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New York City's Campaign to Prevent Infection from Philadelphia in 1793
From the New York Diary, October 4, 1793
Last night some citizens on patrole, discovered a man lying on one of the wharves. On their approach, a man, who was near him, was seen to retreat on board a vessel lying at hand. Upon examining the man (who was a Frenchman) he appeared to have been much abused, being in a state of insensibility, and having a large cut in his forehead, the blood issuing from his nose, mouth and ears. The patrol suspecting the boatmen, sent for some assistance, and took a number of them together with the unfortunate Frenchman, to the watch-house.
The Citizens of New-York are greatly obliged and much indebted to the vigilence and conscientious care which the Corporation and Committee, who act in conjunction for the preservation of health, have uniformly manifested. Hitherto we have acted on general terms. We now invite the Gentlemen's attention to Duke and Mill-streets, where proper subjects present themselves for minute investigation. Let us take a view of the ruins and avenues that lead to and from the same, and then determine whether or not such places claim the attention of those who are invested with authority - Remedies there are and redress expected. The exposed state of some dwelling houses, and yards adjoining the ruins is unsafe, being liable at any time to the inroads and interruption of evil-minded persons.
From the New York Diary, October 19, 1793
To the Committee appointed to prevent the spreading and introduction of infectious diseases in this city.
The particular attention you have paid to the duty which has been committed to you by your fellow citizens, and your earnest zeal in promoting and preserving the health of the inhabitants, calls upon them for that tribute of gratitude and praise, which your indefatigable labours merit; among the means of defence, you have thought proper to establish night-watches; these hitherto have been kept up, and have been of essential service, by preventing the landing of persons, goods, & c. from Philadelphia: But, Gentlemen, we have every reason to fear that these night watches will not be kept up much longer under the present regulations - a few of the causes I will mention:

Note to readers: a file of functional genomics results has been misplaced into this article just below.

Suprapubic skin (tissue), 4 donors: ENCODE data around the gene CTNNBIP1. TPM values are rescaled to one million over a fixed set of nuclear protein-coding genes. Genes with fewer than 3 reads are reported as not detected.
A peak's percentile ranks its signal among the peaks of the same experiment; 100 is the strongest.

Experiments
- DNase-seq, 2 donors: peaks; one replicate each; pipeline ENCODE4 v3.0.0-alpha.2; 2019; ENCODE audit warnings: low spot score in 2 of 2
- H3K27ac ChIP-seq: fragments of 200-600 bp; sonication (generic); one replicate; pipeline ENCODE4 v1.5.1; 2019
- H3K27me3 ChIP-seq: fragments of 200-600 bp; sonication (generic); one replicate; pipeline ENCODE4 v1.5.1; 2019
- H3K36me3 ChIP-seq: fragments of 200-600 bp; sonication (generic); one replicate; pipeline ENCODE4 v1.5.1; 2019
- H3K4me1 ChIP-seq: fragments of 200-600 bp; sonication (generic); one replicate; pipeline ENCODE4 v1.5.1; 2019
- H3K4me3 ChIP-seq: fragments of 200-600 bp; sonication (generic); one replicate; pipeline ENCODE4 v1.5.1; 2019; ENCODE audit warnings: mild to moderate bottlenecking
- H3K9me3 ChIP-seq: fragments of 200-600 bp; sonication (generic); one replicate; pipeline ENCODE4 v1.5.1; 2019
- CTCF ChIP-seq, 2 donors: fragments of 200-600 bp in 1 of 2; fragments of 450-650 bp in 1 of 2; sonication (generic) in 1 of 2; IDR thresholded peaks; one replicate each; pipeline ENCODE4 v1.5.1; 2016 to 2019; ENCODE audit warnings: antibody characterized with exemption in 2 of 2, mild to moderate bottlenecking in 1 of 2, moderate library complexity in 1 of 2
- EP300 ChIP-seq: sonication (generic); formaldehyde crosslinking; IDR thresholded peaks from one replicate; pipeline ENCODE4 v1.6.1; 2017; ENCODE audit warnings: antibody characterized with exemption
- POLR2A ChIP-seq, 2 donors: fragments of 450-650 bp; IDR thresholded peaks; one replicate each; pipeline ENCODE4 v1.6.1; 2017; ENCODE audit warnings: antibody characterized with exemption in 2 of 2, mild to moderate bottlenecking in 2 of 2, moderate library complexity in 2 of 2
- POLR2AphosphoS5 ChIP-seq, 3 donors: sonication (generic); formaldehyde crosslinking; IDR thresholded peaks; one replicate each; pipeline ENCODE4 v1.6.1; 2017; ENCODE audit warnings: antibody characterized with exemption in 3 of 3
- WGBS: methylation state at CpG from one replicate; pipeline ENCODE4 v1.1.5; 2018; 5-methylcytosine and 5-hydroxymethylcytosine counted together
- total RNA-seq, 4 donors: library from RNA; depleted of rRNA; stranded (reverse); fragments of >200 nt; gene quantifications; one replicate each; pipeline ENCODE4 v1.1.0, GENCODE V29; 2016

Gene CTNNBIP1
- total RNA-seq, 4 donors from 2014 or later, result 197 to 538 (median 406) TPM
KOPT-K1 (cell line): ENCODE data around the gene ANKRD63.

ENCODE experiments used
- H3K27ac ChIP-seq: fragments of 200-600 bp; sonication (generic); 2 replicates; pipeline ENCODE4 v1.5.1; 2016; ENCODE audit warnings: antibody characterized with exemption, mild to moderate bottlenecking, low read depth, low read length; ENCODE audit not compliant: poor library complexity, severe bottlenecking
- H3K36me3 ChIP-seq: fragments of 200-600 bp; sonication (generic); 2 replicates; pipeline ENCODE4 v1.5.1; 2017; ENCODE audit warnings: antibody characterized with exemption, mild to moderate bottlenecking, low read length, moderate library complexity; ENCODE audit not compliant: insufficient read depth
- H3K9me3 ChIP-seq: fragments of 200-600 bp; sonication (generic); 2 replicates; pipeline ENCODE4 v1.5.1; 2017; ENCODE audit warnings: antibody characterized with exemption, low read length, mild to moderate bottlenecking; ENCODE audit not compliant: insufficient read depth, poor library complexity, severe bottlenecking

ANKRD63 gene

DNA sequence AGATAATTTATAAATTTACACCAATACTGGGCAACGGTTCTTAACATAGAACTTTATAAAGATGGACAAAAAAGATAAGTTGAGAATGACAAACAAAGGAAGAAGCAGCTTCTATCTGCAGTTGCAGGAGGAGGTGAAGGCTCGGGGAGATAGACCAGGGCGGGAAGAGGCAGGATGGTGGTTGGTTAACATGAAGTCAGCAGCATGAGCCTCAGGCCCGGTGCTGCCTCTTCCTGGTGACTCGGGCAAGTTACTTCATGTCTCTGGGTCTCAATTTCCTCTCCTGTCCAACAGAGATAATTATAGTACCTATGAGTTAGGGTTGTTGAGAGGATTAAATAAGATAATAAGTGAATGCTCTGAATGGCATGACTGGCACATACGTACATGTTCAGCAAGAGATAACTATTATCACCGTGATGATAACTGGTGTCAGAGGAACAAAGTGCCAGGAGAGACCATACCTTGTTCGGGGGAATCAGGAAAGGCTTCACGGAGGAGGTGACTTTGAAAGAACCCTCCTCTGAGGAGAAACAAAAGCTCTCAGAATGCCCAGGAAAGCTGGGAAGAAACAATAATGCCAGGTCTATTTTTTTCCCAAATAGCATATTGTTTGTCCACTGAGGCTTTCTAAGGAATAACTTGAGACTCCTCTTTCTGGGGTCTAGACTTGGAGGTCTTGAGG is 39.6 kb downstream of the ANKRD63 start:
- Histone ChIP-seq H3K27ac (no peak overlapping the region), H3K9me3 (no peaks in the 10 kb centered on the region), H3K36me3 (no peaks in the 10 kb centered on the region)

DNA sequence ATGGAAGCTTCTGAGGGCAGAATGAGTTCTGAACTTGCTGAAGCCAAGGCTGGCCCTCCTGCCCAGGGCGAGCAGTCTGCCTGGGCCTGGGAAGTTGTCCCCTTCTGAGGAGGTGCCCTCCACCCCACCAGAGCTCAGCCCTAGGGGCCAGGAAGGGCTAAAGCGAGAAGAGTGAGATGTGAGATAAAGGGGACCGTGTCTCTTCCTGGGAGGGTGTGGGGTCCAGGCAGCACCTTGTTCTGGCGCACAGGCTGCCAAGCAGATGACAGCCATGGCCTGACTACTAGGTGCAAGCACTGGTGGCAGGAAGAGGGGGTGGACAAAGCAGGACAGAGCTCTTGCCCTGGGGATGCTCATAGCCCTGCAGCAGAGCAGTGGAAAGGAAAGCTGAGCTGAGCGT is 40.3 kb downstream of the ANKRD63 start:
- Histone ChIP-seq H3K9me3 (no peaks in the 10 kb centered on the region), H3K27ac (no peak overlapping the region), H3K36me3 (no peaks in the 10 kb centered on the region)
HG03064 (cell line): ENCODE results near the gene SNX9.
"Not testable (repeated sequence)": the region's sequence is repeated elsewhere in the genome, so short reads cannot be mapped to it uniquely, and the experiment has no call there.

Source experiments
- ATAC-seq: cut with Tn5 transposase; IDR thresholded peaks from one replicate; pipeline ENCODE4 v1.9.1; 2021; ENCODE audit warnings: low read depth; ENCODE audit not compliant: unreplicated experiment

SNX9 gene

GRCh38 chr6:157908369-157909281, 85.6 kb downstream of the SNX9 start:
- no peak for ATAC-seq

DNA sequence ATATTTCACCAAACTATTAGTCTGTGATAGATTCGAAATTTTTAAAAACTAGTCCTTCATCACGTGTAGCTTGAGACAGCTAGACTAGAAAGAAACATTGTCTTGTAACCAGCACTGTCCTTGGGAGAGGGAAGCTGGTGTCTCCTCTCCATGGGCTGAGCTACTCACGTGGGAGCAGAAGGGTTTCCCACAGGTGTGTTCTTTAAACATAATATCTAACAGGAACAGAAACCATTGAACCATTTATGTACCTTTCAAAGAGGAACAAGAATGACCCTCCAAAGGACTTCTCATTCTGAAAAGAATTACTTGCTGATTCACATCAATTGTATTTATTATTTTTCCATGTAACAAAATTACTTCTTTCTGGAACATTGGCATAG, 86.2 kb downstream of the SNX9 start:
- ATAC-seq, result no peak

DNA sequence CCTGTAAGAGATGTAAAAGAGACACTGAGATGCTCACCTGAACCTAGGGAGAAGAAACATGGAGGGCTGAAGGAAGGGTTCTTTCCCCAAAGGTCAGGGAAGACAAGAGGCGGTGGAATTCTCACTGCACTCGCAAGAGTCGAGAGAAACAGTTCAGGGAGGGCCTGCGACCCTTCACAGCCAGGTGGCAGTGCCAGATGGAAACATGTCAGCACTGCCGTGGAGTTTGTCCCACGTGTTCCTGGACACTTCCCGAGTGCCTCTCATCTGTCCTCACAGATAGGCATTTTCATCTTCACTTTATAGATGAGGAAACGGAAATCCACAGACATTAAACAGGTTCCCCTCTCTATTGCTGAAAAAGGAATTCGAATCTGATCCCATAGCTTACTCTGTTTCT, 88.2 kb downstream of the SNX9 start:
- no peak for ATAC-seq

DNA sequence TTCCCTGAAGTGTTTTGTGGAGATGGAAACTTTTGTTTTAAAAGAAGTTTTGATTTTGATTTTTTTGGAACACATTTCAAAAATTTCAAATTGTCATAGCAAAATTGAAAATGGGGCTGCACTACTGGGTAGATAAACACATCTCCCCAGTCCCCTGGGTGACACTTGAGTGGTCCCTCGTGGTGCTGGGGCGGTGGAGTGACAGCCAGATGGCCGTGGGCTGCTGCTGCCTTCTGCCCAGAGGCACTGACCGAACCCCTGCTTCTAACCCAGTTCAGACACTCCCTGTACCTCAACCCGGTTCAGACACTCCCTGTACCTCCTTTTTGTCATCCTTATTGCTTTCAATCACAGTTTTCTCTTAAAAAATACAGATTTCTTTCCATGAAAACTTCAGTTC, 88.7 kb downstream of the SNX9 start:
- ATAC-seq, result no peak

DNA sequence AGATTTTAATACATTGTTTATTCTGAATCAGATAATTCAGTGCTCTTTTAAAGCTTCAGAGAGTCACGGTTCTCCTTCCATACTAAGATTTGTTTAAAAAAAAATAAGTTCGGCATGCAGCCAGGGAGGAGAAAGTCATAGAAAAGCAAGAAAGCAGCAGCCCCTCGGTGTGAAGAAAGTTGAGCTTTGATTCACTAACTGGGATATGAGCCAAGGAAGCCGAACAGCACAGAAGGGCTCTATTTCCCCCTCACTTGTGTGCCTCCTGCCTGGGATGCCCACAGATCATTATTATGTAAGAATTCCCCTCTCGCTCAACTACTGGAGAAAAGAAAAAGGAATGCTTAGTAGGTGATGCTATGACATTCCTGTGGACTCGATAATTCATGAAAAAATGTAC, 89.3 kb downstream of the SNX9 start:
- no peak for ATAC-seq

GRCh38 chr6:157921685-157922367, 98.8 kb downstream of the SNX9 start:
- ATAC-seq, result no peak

The first is, That the citizens are generally summoned to a tavern or public house, in the vicinity of their respective wards; the rapacity and extortion too generally practiced on such occasions by their respective keepers, render it peculiarly burdensome to many who have large families to support, and cannot afford to spend from 6 to 16s a night, which I am very credibly informed is the case in several instances; I am unwilling, but yet in justice to my fellow-citizens must observe, that the extortion of these tavern keepers is no longer to be borne. This is complained of more particularly in second ward, where the charge is extravagant for liquors, & c....
Another cause of complaint, is the delinquency of many of our citizens in watching, even though warned, the slightest excuse being thought sufficient to stay at home; by which, one half of those warned do not turn out, which causes the duty to fall peculiarly heavy on those who do; many likewise send substitutes who are either incapable to perform the duty, or very improper persons in other respects; this causes much murmuring.
The last thing, gentlemen, to which I would call your attention, is a very important one, for on this the whole depends: I mean that, when the watches are set, the patroles instead of confining themselves to their respective districts, very frequently in some wards, make excursions into others, and beyond the limits prescribed them; by this conduct they expose the city to the very danger against which they were sent to guard. Thus, while the citizens consider themselves secure, they are exposed to imminent danger, through the inattention of thier guards....